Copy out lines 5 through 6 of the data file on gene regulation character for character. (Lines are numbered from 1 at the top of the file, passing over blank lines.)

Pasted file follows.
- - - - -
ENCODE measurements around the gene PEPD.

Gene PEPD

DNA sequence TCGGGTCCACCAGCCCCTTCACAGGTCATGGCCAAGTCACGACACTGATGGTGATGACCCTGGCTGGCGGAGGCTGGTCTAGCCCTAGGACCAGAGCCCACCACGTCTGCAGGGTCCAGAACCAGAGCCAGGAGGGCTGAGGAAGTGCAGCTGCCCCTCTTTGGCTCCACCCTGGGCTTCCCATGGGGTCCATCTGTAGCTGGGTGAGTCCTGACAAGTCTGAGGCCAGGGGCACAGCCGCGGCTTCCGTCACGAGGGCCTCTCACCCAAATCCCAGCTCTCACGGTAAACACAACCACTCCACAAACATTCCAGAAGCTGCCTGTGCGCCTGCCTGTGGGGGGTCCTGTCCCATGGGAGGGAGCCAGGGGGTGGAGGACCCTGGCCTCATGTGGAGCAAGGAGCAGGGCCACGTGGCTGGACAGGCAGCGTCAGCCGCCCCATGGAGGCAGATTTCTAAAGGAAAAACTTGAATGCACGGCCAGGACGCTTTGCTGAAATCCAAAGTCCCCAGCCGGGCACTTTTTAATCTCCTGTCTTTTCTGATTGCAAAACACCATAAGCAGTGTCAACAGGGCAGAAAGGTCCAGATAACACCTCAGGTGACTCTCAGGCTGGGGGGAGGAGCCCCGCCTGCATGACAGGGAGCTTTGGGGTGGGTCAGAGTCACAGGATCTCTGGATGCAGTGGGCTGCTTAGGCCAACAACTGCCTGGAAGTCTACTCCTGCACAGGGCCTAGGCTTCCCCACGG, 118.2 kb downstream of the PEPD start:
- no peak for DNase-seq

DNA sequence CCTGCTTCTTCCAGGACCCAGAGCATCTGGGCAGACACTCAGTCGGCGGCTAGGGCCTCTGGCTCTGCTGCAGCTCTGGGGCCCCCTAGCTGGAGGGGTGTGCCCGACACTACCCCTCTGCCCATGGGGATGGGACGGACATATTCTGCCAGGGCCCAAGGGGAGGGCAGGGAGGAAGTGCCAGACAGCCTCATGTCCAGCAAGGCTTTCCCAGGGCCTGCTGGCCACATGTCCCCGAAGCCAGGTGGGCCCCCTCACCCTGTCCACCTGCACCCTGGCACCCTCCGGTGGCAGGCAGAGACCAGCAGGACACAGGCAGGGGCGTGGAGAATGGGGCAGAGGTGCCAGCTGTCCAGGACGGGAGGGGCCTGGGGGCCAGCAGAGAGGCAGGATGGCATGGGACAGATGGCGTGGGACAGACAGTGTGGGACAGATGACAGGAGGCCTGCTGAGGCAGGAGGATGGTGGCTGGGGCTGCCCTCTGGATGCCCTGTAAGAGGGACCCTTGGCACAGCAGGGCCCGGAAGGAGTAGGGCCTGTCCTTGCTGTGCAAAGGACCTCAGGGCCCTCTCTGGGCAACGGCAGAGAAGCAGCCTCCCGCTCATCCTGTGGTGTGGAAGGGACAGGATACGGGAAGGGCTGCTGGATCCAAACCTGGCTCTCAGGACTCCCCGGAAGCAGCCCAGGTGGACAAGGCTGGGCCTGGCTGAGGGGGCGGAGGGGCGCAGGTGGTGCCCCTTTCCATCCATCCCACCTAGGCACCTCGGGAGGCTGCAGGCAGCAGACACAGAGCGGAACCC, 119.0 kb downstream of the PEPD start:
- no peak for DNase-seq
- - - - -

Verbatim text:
DNA sequence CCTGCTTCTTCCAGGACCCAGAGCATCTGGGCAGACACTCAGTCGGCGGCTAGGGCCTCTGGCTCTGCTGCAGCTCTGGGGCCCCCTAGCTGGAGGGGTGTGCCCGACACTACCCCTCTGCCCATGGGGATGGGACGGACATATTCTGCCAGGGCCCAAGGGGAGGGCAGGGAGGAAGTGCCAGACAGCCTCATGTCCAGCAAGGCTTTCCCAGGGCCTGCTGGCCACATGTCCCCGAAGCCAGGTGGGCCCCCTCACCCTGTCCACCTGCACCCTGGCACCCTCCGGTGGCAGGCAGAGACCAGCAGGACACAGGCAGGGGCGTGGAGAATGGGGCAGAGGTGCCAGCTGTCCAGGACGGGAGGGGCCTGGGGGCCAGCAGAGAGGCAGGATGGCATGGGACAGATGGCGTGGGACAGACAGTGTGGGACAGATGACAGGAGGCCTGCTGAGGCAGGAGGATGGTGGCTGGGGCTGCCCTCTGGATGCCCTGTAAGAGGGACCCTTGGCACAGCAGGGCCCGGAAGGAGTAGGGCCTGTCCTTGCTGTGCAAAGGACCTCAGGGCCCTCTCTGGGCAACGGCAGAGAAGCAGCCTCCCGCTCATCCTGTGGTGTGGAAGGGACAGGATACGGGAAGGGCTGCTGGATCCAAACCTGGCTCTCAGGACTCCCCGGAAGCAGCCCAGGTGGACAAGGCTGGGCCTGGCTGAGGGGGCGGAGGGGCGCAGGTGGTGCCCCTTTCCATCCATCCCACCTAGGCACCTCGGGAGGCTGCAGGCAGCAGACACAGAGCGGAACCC, 119.0 kb downstream of the PEPD start:
- no peak for DNase-seq